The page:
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Numerical Modal Analysis of Vibrations in a Three-Phase Linear Switched Reluctance Actuator

, , António Espírito Santo,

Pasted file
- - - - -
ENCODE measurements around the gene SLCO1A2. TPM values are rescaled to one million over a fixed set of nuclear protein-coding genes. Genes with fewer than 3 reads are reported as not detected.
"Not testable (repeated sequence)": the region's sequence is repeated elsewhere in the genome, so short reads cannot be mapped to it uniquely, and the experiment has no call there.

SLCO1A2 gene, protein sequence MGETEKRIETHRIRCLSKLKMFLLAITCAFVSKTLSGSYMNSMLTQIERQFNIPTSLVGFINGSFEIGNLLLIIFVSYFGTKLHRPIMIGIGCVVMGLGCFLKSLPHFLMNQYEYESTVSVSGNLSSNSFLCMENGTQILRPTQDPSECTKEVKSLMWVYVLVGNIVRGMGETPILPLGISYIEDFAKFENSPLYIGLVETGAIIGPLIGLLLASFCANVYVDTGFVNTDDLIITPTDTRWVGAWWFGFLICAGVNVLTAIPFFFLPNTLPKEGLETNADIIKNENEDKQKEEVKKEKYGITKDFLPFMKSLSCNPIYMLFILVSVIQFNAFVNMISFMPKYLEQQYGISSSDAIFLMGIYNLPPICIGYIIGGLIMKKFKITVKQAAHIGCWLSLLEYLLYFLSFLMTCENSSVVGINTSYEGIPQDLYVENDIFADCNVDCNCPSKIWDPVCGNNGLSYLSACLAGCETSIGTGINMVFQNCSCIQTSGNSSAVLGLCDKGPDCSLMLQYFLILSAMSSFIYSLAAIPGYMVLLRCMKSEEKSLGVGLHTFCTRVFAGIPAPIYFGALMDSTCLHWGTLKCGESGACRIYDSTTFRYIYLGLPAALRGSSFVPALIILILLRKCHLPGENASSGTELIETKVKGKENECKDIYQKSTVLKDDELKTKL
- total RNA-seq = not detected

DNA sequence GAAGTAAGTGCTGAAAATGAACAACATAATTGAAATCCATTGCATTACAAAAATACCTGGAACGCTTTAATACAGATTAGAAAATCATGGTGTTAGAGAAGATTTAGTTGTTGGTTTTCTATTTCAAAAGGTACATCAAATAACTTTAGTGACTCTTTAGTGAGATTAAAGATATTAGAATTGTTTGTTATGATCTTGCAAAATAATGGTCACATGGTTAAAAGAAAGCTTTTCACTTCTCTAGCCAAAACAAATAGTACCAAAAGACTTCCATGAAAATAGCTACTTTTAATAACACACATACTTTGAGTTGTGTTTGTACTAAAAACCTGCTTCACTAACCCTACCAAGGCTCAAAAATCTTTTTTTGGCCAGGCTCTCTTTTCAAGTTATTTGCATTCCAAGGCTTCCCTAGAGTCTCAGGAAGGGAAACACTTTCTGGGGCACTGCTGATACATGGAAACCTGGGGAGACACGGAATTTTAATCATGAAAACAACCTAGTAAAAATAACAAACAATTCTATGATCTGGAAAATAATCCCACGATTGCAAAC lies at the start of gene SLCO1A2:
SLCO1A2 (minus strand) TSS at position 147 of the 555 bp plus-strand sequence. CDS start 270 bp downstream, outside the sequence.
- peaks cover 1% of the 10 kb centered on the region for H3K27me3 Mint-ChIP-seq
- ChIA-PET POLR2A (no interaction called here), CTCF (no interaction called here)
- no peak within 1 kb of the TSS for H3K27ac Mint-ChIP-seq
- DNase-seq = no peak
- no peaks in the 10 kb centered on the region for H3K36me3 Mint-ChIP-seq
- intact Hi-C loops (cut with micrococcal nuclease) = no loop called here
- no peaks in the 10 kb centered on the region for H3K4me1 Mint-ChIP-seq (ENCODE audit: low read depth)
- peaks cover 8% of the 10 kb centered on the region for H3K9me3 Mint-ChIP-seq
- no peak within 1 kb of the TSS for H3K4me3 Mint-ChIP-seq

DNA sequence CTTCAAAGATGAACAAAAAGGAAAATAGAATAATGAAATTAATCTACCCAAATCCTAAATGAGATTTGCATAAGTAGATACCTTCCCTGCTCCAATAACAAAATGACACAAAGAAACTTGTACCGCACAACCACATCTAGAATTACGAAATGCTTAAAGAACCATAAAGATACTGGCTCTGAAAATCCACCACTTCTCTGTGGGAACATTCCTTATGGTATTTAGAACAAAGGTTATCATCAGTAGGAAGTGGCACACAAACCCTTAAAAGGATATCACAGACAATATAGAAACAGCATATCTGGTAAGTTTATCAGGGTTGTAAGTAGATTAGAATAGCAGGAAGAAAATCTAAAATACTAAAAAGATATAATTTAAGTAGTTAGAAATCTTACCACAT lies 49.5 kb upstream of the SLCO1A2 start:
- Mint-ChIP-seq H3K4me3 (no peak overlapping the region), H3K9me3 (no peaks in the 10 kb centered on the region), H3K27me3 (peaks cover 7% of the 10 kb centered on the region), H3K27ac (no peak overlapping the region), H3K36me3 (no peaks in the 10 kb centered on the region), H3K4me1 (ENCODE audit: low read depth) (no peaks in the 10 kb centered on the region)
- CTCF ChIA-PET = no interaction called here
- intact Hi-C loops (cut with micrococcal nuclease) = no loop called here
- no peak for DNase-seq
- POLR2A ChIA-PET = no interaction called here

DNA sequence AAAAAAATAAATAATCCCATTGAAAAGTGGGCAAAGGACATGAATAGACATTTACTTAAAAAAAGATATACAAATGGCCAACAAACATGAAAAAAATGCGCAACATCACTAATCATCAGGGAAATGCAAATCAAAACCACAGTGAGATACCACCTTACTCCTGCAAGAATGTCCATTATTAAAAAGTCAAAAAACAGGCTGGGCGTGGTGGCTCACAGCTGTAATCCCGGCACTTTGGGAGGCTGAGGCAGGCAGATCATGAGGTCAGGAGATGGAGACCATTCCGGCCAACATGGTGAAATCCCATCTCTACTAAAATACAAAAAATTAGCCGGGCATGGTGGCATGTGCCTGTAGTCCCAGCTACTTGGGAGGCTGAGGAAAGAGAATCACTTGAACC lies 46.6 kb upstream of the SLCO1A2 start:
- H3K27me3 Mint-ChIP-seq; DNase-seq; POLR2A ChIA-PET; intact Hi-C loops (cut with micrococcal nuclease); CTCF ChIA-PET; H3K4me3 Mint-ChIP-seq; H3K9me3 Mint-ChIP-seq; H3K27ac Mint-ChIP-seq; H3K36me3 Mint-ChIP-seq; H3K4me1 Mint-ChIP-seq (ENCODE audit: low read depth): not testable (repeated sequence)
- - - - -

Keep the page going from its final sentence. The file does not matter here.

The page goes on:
Published: 18 April 2017
Modelling and Simulation in Engineering , Volume 2017, pp 1-18; doi:10.1155/2017/3258376